Texas Senate Votes to Loosen Rules for Gun-Toting School Marshals

If you think school employees should have guns on campus, this bill actually kind of makes sense.EXPAND
If you think school employees should have guns on campus, this bill actually kind of makes sense.
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The Texas Senate moved the state one step closer to teachers having guns on their hips in class, voting 28-3 Wednesday to end a requirement that all guns belonging to members of the state's school marshal program be kept in a locked box.

Sen. Brian Birdwell, a Republican who represents portions of North and Central Texas, said it was imperative for school staff who've already been authorized by their school district to have their guns at school to be able to use them, regardless of the duties they might have on a given day.

Birdwell described a situation where a given school district's appointed marshal might have playground duty and would then be unable to quickly retrieve his or her gun should someone else start shooting.

"That doesn't provide for safety and security," Birdwell said. "This bill simply allows for the school board to have the discretion to decide, 'Do I want this teacher, custodian or administrator to be able to carry during some parts of the day?'"

Dallas Democrat Nathan Johnson, who eventually voted for Birdwell's bill, asked if the bill would increase the total number of guns on Texas K-12 campuses. Birdwell said that it wouldn't.

"If the Dallas ISD doesn't want this discretion, the bill would afford them that, but they don't have to exercise it," Birdwell said.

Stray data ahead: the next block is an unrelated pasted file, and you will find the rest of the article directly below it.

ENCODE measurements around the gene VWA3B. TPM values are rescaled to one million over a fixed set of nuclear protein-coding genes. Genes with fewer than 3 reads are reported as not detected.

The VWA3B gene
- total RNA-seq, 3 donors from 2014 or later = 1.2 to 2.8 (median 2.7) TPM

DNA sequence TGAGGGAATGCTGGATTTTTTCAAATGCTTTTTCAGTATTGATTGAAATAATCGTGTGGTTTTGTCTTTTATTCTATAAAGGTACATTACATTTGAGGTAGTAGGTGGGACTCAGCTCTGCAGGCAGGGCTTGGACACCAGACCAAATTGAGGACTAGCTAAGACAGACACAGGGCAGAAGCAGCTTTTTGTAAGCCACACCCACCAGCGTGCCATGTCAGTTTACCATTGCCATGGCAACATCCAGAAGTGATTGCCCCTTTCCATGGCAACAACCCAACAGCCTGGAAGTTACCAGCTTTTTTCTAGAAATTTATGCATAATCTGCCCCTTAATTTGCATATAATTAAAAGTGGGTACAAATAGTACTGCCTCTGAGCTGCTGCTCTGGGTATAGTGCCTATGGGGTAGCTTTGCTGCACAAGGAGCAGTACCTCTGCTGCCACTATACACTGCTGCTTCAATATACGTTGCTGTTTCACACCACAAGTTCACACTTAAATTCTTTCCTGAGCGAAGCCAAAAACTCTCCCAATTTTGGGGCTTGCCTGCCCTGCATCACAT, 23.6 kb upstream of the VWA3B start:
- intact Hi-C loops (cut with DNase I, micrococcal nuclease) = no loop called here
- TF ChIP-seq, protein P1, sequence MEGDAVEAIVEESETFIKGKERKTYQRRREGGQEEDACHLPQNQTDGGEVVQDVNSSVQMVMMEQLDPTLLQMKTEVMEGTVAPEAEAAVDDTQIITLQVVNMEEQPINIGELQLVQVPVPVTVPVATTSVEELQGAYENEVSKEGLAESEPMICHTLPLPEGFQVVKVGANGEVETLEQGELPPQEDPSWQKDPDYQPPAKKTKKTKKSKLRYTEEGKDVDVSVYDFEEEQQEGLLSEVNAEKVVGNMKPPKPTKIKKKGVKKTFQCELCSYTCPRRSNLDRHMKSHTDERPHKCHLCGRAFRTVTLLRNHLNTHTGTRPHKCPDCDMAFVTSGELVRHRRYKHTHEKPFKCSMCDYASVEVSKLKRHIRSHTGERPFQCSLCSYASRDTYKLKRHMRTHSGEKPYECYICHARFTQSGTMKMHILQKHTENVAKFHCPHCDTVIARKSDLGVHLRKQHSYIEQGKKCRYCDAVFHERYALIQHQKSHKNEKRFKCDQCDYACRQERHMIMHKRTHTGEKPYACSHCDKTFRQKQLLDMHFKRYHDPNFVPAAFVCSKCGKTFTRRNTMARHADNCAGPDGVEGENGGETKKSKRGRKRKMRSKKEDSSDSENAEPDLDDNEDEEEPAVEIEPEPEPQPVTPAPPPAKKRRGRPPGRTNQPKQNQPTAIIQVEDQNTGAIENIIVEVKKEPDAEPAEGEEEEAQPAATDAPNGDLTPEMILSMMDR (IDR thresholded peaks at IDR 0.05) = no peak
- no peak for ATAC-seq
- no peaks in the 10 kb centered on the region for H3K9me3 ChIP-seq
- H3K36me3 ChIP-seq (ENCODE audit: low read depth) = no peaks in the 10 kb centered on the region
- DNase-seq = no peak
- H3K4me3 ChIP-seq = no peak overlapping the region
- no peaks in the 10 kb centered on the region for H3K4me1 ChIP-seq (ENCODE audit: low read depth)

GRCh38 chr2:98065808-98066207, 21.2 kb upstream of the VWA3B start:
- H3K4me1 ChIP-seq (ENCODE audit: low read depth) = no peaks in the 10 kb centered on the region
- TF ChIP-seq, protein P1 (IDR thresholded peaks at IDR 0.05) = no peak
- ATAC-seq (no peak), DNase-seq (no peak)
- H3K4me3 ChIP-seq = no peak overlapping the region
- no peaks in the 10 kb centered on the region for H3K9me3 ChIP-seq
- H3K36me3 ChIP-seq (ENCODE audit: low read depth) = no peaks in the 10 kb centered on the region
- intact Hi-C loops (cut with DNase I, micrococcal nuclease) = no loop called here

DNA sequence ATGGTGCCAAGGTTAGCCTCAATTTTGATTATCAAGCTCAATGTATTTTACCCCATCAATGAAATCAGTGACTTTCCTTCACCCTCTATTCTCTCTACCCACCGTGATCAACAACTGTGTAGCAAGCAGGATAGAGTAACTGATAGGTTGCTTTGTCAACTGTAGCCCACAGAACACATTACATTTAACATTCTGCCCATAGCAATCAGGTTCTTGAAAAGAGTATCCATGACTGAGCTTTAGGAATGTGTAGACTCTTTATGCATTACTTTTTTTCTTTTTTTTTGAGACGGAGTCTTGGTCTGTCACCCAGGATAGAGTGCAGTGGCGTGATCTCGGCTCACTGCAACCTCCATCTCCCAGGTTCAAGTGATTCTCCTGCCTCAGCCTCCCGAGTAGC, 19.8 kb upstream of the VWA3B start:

San Antonio's Jose Menendez, one of three senators to vote against Birdwell's bill, worried about guns being less secure on school campuses.

"I'm just concerned that there will be the potential for more gun-related accidents," Menendez said.

Texas passed its school marshal program, which allows specially trained employees to have guns on campus at the state's K-12 schools as well as two-year colleges, in 2013. Dallas ISD has not implemented, or even strongly considered adopting, the marshal program. In the aftermath of the school shooting at Texas' Santa Fe High School last spring, Superintendent Michael Hinojosa explained his thoughts on the program.

"I would not recommend the marshal program in our context," Hinojosa said. "Teachers get hired, in my opinion, to help kids, and if you're trained to do the opposite — I've seen, even our police chief has talked about, even police officers who are trained to do this, whenever they have to actually hold their firearm, a lot of them go into the fetal position. They have trouble dealing with it. Very few people realize a lot of law enforcement officers never shoot their gun, and that's what their whole skill is."

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